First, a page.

In 1925, Bill Renwick, Augustus (Bert) Bertelli and investors including
Lady Charnwood took control of Aston Martin. They renamed it Aston
Martin Motors and moved it to the former Whitehead Aircraft Limited
Hanworth works in Feltham. Renwick and Bertelli had been in partnership
some years and had developed an overhead-cam four-cylinder engine using
Renwick's patented combustion chamber design, which they had tested in
an Enfield-Allday chassis. The only "Renwick and Bertelli" motor car
made, it was known as "Buzzbox" and still survives. The pair had planned
to sell their engine to motor manufacturers, but having heard that Aston
Martin was no longer in production realised they could capitalise on its
reputation to jump-start the production of a completely new car.
Between 1926 and 1937 Bertelli was both technical director and designer
of all new Aston Martins, since known as "Bertelli cars". They included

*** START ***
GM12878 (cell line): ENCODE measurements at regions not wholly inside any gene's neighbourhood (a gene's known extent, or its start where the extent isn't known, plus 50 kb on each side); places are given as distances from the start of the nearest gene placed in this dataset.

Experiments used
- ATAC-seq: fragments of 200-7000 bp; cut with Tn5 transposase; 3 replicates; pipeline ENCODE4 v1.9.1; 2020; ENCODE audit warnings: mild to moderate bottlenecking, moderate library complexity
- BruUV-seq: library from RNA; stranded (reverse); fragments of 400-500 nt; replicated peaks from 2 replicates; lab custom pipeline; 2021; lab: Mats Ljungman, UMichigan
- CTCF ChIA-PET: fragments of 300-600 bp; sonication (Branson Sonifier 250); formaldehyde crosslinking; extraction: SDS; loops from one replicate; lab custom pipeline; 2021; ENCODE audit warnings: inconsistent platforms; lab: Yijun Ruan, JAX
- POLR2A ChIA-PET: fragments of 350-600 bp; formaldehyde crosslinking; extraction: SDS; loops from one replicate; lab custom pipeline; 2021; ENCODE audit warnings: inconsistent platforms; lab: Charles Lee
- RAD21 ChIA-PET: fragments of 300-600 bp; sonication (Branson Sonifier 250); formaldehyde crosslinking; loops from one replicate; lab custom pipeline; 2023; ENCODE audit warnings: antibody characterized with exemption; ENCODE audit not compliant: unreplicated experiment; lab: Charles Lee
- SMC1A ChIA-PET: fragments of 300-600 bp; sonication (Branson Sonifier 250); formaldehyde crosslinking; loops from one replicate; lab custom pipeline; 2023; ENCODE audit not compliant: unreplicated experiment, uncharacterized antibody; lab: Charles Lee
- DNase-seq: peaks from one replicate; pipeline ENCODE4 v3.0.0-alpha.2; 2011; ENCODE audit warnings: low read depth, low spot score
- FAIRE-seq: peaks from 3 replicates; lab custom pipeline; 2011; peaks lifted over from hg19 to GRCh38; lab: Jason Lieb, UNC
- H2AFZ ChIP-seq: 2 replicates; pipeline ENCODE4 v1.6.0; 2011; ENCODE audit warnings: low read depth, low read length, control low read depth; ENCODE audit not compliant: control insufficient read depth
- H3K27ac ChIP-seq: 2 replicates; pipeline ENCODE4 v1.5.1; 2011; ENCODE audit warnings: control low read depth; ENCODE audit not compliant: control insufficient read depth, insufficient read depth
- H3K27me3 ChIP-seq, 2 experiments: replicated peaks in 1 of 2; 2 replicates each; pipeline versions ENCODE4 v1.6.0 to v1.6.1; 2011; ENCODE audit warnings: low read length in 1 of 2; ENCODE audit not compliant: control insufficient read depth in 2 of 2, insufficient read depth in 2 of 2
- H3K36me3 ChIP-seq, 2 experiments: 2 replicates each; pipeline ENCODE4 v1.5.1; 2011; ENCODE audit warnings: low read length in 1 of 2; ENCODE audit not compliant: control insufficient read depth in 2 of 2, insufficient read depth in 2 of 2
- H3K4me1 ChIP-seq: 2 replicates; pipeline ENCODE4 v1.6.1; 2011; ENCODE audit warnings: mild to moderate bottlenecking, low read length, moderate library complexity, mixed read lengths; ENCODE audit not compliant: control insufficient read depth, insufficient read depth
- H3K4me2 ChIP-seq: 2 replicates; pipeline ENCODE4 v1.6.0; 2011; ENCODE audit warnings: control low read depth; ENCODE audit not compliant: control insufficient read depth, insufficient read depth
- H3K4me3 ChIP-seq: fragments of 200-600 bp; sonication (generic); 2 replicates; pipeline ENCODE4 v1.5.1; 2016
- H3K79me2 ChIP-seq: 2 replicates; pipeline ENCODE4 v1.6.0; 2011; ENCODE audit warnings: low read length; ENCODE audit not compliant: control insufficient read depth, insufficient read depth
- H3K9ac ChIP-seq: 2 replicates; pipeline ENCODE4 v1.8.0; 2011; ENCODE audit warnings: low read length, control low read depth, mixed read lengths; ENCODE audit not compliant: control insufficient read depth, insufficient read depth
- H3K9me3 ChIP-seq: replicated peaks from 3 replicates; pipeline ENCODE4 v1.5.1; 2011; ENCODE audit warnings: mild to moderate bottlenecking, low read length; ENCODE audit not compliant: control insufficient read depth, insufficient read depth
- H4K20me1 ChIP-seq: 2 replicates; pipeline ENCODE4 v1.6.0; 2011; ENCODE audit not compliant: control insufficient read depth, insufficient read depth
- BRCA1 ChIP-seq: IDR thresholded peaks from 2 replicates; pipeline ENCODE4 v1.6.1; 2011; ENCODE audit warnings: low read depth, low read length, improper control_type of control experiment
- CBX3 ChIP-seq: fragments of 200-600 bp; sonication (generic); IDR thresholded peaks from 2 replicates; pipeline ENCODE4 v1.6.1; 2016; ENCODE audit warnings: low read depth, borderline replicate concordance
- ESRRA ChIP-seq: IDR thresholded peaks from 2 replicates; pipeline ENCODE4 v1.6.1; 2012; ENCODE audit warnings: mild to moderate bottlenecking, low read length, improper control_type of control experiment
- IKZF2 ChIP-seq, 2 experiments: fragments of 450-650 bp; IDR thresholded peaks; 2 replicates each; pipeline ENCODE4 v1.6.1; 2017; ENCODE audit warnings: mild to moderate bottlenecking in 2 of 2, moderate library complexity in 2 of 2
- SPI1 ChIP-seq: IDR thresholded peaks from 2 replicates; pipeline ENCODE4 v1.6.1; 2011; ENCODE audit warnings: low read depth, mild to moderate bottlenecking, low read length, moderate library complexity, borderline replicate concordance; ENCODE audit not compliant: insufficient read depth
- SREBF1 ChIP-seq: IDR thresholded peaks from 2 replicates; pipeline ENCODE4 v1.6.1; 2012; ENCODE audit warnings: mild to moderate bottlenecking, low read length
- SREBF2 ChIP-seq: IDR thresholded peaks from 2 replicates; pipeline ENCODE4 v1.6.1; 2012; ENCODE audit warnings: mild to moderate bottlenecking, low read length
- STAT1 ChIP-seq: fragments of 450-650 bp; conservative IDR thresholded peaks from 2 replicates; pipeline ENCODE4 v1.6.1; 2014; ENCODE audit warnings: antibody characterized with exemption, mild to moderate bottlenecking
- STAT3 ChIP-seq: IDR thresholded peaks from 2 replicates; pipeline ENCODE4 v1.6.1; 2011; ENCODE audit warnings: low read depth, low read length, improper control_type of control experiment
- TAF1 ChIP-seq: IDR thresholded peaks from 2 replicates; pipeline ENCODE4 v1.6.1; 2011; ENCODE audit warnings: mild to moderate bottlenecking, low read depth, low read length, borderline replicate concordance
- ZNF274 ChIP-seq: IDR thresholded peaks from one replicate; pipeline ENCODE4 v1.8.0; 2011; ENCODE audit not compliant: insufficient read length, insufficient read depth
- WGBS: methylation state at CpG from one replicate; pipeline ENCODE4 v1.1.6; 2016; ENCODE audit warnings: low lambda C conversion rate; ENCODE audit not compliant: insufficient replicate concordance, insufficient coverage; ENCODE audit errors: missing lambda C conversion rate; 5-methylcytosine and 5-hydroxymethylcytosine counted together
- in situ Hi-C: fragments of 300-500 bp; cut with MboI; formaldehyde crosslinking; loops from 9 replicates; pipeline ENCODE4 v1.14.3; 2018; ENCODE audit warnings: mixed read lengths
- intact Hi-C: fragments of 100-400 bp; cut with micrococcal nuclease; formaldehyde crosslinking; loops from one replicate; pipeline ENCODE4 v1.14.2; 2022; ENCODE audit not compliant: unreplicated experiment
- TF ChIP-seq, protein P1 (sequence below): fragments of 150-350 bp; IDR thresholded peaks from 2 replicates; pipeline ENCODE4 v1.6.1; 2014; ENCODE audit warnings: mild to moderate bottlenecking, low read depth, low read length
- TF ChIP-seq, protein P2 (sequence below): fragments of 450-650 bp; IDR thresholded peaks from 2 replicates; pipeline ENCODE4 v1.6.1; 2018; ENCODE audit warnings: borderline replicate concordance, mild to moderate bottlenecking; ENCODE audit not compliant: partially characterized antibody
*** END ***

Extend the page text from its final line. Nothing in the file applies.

the 1½-litre "T-type", "International", "Le Mans", "MKII" and its racing
derivative, the "Ulster", and the 2-litre 15/98 and its racing
derivative, the "Speed Model". Most were open two-seater sports cars
bodied by Bert Bertelli's brother Enrico (Harry), with a small number of
long-chassis four-seater tourers, dropheads and saloons also produced.
Bertelli was a competent driver keen to race his cars, one of few
owner/manufacturer/drivers. The "LM" team cars were very successful in
national and international motor racing including at Le Mans.
This unidentified kit build (SMTS?) was completed and finished by Tony Smith of